Forthcoming: GRBS Vol 60 No 3 (Autumn 2020)

Fabio Acerbi, “Ψευδαριθμός”

The scholarly trajectory that led to the non-existent term ψευδαριθμός being included in LSJ can be reconstructed.

Peter O’Connell, “How Often Did the Athenian Dikasteria Meet? A Reappraisal”

Trial days were probably fewer than the widely-accepted 150–200 per year: avoidance of monthly festival days cannot be proved, and procedure suggests that dikasteria were convened only when other methods of dispute resolution failed.

Roberta Berardi, “Letters or Speeches? Four Testimonia on Lysias’ ‘Ερωτικά”

To the erotic fragments attributed to Lysias can be added several neglected texts, and these prompt reconsideration of the criteria to be used when classifying this material by genre.

Beatrice Poletti, “The Agency of Prayers: The Legend of M. Furius Camillus in Dionysius of Halicarnassus”

Dionysius, in contrast to other accounts, expresses the curse uttered by Camillus in terms reminiscent of inscribed ‘prayers for justice’, thus portraying him as the agent who effects change.

Jonathan Groß, “On the Transmission of Paeanius”

For Paeanius’ Greek translation of Eutropius’ Breviarium, a single manuscript, Iviron 812 (12th cent.), is found to be the only independent witness for establishing the text.

Mohammad Nassar, Khaled al-Bashaireh, Rafe Harahsheh, and Wasif Hwari, “The Mosaic Pavement at Girmil, Jordan: A Comparative Study”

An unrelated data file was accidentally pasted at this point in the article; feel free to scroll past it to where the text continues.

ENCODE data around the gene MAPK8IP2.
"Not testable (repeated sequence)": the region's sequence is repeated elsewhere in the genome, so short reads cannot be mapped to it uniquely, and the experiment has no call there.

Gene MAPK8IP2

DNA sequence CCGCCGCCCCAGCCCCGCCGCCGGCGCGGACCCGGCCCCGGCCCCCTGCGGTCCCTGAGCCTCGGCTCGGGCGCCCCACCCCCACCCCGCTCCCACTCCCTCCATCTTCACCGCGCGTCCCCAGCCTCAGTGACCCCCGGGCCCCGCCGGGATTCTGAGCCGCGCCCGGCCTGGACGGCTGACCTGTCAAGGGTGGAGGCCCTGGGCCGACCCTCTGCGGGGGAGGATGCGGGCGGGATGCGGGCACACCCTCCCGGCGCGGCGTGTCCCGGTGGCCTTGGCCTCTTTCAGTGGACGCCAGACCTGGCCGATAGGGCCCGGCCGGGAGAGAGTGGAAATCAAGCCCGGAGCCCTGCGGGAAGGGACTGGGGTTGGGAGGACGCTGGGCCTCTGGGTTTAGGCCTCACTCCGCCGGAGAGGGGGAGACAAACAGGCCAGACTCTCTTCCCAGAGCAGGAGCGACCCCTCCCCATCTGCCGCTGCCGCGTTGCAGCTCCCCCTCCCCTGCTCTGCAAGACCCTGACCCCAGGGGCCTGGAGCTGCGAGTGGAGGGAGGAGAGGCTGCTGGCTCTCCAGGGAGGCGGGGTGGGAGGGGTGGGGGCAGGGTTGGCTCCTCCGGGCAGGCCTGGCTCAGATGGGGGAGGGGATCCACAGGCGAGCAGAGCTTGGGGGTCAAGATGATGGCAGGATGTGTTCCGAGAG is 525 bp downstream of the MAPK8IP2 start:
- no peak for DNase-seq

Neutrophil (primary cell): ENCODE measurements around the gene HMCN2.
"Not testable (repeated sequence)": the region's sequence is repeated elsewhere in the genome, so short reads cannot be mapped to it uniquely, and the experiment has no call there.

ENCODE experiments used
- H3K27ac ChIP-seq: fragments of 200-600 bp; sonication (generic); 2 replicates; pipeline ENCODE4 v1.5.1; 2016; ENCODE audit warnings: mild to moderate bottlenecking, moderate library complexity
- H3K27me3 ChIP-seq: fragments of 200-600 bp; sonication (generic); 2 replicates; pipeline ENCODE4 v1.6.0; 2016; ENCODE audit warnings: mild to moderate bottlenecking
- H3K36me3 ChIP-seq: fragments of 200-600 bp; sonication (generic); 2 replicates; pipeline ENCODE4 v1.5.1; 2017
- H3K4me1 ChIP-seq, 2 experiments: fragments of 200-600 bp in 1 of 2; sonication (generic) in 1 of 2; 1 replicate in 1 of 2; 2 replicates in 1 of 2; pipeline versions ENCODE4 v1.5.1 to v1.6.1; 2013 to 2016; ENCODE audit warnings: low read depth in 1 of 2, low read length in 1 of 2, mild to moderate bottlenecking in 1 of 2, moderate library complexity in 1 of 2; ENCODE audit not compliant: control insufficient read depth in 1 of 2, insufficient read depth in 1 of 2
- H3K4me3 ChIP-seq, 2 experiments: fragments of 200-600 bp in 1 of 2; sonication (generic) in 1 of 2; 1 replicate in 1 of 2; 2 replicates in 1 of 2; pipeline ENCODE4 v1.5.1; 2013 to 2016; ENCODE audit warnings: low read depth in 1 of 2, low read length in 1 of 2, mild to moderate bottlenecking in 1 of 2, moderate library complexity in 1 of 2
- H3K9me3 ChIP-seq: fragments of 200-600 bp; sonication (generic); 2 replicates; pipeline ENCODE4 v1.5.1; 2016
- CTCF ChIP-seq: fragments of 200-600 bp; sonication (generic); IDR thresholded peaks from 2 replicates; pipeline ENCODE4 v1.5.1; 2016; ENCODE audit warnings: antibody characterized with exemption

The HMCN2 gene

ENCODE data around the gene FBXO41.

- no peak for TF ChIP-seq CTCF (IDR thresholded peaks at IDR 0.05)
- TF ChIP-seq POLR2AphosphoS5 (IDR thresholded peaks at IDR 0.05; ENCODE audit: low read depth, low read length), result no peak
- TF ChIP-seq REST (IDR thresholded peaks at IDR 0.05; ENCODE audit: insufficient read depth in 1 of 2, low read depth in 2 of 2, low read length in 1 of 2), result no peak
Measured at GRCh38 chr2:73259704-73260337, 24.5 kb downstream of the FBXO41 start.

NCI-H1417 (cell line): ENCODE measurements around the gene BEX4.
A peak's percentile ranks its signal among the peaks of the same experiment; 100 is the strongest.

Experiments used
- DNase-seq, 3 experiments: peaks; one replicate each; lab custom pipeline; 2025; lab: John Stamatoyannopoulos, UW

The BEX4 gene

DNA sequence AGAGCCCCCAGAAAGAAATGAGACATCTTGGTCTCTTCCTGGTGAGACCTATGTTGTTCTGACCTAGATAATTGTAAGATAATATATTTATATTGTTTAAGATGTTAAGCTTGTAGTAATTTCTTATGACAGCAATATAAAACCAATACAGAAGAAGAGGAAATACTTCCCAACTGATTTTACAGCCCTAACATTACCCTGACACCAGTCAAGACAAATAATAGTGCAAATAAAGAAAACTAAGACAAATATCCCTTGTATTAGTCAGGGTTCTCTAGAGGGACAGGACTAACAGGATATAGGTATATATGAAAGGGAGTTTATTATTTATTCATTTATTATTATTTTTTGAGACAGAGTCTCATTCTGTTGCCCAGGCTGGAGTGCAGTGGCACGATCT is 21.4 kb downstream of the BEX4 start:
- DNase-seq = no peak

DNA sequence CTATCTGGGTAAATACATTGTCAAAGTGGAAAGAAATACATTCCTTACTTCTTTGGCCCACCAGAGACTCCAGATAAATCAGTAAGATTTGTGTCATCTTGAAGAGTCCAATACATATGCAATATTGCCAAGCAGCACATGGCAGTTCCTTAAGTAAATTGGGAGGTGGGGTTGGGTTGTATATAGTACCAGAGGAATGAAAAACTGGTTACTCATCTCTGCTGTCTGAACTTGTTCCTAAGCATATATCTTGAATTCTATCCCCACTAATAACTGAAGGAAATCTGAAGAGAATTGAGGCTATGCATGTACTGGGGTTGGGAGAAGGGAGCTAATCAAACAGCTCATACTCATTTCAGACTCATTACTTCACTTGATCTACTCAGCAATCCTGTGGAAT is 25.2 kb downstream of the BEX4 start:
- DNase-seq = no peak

The new mosaic, dated to 591 and largely undamaged, is unusual in the region for its numerous images of animal and plant life.

Robert J. Olsen, “The Last Arab Siege of Constantinople (717–718): A Neglected Source”

Three related synaxaria give an account of the siege, neglected in modern studies of the campaign, that shows connections with other literary and historical traditions and provides several details not reported elsewhere.

Nathan Leidholm, “Artaxerxes in Constantinople: Basil I’s Genealogy and Byzantine Historical Memory of the Achaemenid Persians”

The descent from Artaxerxes I Makrocheir alleged by Leo VI, an example of medieval ‘Persianism’, may have been prompted by Artaxerxes’ biblical reputation for helping rebuild Jerusalem.

Mircea G. Duluş, “Philagathos of Cerami, Procopius of Gaza, and the Rhetoric of Appropriation”

Philagathos in his Homilies (12th cent.), in making extensive use of Procopius’ Description of the Image and Monody for Antioch, illustrates the Byzantine rhetorical principle that valued imitation.